(5) Reallocate $1 billion in funding from punitive immigration policies to job-focused programs and another $1 billion to Customs and Border Protection.

Immigration policy funding is better spent on helping immigrants become useful members of society than it is on punishing them. We should use the funds to grant healthcare access to qualified immigrants. Alongside these programs, extra funds will expand training facilities and increase digital surveillance at the Mexico-U.S. border.


(6) Increase funding for more prominent border infrastructure. 

It is true that a nation without a border is not a nation. Despite increased funding for EOIR and Central America and the reorienting of funds for ICE, it is still critical to ensure that the US border maintains a physical presence and is able to deter illegal immigration. Greater focus must be paid towards legal paths towards citizenship. A weak southern border will neutralize any foreign investment the U.S. makes toward Central America and will further incentivize unauthorized crossings into the U.S. Although increased surveillance and training facilities will help deter illegal immigration, physical barriers must be maintained in order to decrease pressure on border security from record levels of crossings.


Why This Initiative Is Important


This proposal will grant amnesty to unauthorized immigrants who do not have criminal records, while also addressing the fiscal impact of immigration. Immigration is a key component to boosting the economy. These policies aim to restructure the immigration system in a way that prioritizes the safety and national security of the United States. Further national security will be maintained with secure border infrastructure. Once the government implements policies geared towards granting citizenship to more immigrants, there will be an increase in the number of taxpayers, leading to more funding for education, healthcare and infrastructure.


The opinions expressed in this article are those of the individual authors.


Acknowledgments:


The following student(s) worked on this nonpartisan proposal: Victoria Ely, University of Southern California; Grace Richardson, Point Loma Nazarene University; Leon Langdon, New York University; Marco Wertheimer, Lafayette College; Connor O’Neill, Lafayette College; Cameron Olbert, University of Edinburgh.


The following individuals worked with our student interns and contributed expertise, wisdom and moral support to the development of this proposal:


  1. Kemal Kirisci: Director of the Center on the United States and Europe's Turkey Project, Brookings Institute. Washington, DC.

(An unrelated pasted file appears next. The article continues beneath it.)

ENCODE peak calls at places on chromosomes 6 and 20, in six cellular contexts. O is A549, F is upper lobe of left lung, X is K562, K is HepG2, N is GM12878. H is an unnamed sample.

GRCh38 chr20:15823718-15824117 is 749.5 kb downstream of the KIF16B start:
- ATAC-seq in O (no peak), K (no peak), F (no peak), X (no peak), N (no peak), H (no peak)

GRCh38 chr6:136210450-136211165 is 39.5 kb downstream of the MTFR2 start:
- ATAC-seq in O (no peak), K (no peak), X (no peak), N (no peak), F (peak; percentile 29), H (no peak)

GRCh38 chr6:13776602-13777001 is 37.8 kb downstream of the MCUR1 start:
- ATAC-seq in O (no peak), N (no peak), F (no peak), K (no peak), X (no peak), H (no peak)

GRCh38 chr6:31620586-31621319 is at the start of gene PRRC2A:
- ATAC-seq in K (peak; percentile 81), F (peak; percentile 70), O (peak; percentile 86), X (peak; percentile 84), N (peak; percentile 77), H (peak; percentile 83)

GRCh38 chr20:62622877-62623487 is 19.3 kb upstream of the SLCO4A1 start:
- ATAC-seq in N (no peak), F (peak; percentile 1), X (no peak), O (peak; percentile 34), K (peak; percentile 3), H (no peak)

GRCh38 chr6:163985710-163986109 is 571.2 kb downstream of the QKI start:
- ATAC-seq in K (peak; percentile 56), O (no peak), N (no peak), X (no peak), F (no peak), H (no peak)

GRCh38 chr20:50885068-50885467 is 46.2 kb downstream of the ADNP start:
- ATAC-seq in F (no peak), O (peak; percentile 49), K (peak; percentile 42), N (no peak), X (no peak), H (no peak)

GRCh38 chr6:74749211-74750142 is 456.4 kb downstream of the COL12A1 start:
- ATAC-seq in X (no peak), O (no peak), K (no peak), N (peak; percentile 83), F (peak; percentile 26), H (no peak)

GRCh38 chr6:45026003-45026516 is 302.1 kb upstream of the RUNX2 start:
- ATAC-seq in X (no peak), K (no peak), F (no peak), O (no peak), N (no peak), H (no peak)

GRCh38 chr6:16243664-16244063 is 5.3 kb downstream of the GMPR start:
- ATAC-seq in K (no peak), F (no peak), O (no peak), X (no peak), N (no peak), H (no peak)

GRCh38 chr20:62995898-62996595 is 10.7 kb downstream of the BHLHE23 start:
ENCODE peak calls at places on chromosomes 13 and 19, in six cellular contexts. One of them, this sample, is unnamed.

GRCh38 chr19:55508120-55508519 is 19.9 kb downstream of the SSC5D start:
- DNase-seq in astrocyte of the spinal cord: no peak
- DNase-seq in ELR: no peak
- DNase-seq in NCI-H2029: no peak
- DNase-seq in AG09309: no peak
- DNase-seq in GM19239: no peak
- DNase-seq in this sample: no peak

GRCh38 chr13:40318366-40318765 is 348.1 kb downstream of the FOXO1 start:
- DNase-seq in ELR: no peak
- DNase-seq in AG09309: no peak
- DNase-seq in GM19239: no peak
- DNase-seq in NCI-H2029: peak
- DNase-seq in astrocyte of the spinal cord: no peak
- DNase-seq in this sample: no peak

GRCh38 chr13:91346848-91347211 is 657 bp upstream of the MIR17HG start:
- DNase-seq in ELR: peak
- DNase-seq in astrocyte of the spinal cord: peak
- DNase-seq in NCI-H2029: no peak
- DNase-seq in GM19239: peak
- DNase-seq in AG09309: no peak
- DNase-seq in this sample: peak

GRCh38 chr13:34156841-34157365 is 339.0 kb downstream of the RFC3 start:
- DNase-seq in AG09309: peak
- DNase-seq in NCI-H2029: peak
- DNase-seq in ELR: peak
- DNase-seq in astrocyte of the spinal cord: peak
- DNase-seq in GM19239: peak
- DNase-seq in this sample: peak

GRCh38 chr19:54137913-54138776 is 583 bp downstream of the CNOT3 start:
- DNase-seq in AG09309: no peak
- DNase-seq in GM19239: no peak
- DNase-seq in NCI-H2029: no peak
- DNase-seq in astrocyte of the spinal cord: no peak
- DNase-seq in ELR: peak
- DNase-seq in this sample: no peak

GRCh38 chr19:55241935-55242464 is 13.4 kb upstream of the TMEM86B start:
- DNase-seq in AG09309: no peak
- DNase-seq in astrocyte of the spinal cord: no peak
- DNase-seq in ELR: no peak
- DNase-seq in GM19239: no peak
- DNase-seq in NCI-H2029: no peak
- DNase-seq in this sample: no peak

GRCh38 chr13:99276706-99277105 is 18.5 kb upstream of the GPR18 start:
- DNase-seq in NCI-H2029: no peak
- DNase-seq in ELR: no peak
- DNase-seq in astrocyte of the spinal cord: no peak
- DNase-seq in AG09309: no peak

2. Erin Corcoran: Professor of Global Affairs, Notre Dame; Executive Director, Kroc Institute for International Peace Studies. Notre Dame, IN.

  3. Ann Lin: Professor of Immigration Law, University of Michigan. Ann Arbor, MI. 


Note: Not all participants agree with every aspect of this proposal. To arrive at a proposal that takes multiple views into account requires compromise and difficult decisions. 


Sources


Ernst et al., “US Foreign Aid to the Northern Triangle 2014–2019: Promoting Success by Learning from the Past”, Wilson Center. Dec. 2020, https://www.wilsoncenter.org/sites/default/files/media/uploads/documents/US%20Foreign%20Aid%20Central%20America.pdf.


Gramlich J. and Noe-Bustamante, L., “What’s happening at the U.S.-Mexico border in 5 charts”, Pew Research Center. 9 Nov. 2021, https://www.pewresearch.org/facttank/2019/11/01/whats-happening-at-the-u-s-mexico-border-in-5-charts/.


Kamarck, E. and Stenglein, C. “How many undocumented immigrants are in the United States and who are they?”, Brookings Institution. 12 Nov. 2019, https://www.brookings.edu/policy2020/votervital/how-many-undocumentedimmigrants-are-in-the-united-states-and-who-are-they/.


Mallinder, L.. “Amnesty and International Law”, Oxford Bibliographies Online Datasets. 2018 https://doi.org/10.1093/OBO/9780199796953-0172.


Nixon, R. and Qui, L., “What is ICE and Why Do Critics Want to Abolish It?”, New York Times. 3 Jul. 2018, https://www.nytimes.com/2018/07/03/us/politics/fact-check-iceimmigration-abolish.html.


North American Integration and Development Center, “No DREAMers Left Behind: The Economic Potential of DREAM Act Beneficiaries” Aug. 2018, https://www.cccie.org/wpcontent/uploads/2010/08/NAID_No_DREAMers_Left_Behind.pdf.


Nowrasteh, A., “New Research on Illegal Immigration”, Cato Institute Blogs. 13 Oct. 2020, https://www.cato.org/blog/new-research-illegal-immigration-crime-0.